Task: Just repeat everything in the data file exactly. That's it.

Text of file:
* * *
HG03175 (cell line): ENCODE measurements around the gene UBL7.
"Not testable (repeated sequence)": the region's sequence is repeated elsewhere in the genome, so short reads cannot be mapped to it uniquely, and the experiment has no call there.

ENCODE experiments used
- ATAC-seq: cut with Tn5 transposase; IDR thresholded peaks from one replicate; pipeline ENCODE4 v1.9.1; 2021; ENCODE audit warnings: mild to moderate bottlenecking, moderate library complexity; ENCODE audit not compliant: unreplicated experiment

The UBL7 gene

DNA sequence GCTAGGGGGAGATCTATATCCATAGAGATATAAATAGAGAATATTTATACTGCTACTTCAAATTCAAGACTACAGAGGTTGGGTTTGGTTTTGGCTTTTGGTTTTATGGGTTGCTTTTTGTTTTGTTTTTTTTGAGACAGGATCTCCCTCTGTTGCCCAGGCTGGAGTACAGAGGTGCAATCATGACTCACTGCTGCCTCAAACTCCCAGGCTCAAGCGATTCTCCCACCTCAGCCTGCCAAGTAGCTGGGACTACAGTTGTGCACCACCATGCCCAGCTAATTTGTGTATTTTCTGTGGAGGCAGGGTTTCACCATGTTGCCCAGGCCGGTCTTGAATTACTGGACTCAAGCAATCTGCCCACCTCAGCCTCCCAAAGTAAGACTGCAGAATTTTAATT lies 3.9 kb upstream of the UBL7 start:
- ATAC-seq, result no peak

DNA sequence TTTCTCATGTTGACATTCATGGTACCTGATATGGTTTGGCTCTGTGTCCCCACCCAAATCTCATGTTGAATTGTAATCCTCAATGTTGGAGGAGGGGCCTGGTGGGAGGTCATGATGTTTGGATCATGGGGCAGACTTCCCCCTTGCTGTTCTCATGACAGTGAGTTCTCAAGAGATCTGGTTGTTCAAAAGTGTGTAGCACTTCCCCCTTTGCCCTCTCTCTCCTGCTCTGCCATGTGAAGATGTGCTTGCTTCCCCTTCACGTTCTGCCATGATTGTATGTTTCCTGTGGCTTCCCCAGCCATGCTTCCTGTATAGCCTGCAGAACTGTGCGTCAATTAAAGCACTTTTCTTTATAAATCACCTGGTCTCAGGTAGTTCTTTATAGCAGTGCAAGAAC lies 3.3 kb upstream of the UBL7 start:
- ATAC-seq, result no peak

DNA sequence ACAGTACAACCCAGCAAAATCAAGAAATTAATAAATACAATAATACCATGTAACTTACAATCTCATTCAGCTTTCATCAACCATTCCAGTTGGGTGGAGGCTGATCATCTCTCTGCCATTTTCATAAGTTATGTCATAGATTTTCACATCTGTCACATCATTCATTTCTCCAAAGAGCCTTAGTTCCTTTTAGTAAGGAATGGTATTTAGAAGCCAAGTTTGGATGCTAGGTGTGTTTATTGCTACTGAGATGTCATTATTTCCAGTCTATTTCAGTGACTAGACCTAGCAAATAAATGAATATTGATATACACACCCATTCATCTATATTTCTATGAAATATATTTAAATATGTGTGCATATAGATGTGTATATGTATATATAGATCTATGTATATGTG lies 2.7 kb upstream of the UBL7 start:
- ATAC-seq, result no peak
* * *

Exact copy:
HG03175 (cell line): ENCODE measurements around the gene UBL7.
"Not testable (repeated sequence)": the region's sequence is repeated elsewhere in the genome, so short reads cannot be mapped to it uniquely, and the experiment has no call there.

ENCODE experiments used
- ATAC-seq: cut with Tn5 transposase; IDR thresholded peaks from one replicate; pipeline ENCODE4 v1.9.1; 2021; ENCODE audit warnings: mild to moderate bottlenecking, moderate library complexity; ENCODE audit not compliant: unreplicated experiment

The UBL7 gene

DNA sequence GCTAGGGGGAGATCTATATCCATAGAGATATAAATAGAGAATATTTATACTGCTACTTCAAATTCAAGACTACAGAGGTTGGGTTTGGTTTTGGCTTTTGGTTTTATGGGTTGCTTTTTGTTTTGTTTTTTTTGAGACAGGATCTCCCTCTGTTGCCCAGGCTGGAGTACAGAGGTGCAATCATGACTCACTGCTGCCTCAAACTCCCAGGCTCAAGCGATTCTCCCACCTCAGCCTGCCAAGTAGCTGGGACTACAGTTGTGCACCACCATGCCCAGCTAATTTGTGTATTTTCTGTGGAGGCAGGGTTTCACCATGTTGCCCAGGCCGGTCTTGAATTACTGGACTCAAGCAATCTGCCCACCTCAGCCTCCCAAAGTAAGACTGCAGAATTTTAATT lies 3.9 kb upstream of the UBL7 start:
- ATAC-seq, result no peak

DNA sequence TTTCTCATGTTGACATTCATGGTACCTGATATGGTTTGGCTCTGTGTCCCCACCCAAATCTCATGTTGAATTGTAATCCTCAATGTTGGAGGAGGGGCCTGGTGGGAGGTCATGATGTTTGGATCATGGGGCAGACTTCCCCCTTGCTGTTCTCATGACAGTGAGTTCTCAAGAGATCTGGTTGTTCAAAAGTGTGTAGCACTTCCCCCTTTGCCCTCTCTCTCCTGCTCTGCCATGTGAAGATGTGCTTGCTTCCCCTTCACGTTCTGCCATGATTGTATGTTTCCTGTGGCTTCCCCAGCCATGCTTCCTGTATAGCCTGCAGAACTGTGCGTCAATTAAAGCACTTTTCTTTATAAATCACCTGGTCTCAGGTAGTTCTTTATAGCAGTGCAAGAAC lies 3.3 kb upstream of the UBL7 start:
- ATAC-seq, result no peak

DNA sequence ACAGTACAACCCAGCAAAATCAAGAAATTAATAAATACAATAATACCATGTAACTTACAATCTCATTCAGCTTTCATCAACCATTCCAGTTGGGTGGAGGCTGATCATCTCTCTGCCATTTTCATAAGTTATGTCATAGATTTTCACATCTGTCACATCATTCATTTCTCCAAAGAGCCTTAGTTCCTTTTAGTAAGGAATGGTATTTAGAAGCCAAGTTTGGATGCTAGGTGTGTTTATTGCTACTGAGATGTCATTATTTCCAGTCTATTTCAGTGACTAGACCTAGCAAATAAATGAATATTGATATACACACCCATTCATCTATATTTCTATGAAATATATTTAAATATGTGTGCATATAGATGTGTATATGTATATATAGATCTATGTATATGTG lies 2.7 kb upstream of the UBL7 start:
- ATAC-seq, result no peak